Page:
A Non-anxious Presence

In many leadership circles, the leader looks for the problem, identifies it and takes action. Though this may be what's needed in some situations, the “If it looks like a nail, it must need a hammer” mentality for leadership may not always get us the results we’re looking for.

In every sphere of influence - work, home, church, or social - there is an emotional system in place. The successful leader has learned how to recognize the system and operate within it in a healthy way. Peter Steinke, in his book Congregational Leadership in Anxious Times explains it like this: “Anxiety alone will not harm or endanger a system. How anxiety is addressed will determine outcome more than anything. Your responsible and enlightened behavior will influence the situation more than any other action.” Effective leadership begins with leading oneself. Are we reactive within the emotional system or are we looking within ourselves, examining our inner man through our connection with the Spirit of God? Most of us are unaware of how we affect those around us or don’t care. However, we are called to be a non-anxious presence (John 16:33), seeking wisdom and clarity from the Lord in every situation. We may think we know how to do that, but we might need some help with personal awareness. Here are a few questions to ask yourself:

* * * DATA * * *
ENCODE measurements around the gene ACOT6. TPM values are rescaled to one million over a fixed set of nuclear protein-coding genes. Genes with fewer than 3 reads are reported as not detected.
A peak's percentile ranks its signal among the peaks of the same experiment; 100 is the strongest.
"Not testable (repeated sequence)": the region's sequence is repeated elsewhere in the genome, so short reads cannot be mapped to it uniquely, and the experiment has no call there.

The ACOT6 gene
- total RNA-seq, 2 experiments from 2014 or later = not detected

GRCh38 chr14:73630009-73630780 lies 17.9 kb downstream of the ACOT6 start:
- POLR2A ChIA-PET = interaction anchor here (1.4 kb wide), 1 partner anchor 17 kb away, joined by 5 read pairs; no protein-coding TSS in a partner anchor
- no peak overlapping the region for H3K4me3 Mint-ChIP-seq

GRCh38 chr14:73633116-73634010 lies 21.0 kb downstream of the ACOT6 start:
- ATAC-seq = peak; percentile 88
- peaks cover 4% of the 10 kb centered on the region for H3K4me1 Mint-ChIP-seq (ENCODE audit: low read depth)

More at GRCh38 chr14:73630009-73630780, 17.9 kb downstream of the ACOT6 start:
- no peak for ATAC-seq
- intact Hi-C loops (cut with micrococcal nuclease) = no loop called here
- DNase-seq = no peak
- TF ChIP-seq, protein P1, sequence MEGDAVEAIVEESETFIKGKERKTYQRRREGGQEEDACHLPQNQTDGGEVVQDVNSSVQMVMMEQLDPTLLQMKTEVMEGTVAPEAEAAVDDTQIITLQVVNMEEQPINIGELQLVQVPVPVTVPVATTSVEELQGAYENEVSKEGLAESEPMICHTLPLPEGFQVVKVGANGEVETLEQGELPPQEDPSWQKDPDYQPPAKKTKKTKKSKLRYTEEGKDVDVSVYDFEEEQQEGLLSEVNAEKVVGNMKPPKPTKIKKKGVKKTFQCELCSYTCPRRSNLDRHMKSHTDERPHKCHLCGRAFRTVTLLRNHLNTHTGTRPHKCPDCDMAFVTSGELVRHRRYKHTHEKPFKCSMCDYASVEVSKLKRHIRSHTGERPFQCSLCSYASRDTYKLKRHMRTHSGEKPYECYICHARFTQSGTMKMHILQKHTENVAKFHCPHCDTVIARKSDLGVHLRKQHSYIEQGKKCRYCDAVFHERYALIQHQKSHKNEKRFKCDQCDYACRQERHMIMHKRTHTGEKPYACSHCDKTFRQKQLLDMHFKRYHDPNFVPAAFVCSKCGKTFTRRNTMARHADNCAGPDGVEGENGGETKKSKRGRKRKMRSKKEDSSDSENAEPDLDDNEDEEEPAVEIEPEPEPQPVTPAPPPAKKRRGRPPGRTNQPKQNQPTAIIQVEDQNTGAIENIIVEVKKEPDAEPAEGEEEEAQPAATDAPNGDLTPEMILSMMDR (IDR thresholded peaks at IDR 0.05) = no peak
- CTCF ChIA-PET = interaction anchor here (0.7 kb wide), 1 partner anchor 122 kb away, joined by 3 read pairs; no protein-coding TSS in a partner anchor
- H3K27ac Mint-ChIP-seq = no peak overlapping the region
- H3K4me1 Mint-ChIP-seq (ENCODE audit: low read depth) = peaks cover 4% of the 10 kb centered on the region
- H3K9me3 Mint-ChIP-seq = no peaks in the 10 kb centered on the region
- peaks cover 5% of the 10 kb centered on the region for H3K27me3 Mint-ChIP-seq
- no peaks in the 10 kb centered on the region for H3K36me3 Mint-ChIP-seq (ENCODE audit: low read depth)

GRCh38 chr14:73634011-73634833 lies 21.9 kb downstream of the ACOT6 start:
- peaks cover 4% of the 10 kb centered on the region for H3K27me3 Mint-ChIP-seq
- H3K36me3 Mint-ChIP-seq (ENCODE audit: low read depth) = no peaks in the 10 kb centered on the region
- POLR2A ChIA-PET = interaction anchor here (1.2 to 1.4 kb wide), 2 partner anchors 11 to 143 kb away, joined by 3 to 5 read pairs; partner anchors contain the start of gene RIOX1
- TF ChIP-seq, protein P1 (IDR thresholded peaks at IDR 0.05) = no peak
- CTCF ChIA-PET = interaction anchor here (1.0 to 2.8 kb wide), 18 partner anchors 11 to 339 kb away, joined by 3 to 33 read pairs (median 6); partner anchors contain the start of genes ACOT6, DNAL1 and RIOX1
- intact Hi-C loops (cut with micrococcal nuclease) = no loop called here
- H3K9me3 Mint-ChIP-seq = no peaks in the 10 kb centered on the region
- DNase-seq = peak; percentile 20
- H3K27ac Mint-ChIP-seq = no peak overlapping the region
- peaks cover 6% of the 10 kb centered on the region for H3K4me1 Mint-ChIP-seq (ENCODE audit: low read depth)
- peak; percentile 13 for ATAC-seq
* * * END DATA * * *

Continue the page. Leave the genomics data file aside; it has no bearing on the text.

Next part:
1. Do the people around me hide information for fear of how I might react?

  2. Is reactivity my go-to in anxious situations?

  3. Do I alter my behavior because I know I will react negatively?

If you identify with any of the statements above, I’d like to help you pinpoint a pathway towards health and it starts with a tough exercise that will lead you to awareness. If you are unaware, it’s impossible to change. Here’s the exercise:

Ask those close to you the following question: What has it been like being around me lately? No response from you is necessary, nor is it recommended - just listen. Defensiveness will only affirm you are not ready for the answer. If you get no answer at all, ask this follow-up question:  Do you feel safe enough to answer that question honestly? If the answer is NO, now you are aware. Don’t take the conversation any further. You have some inner work to do, but you can trust Jesus to walk you through it. Humility is the pathway to transformation.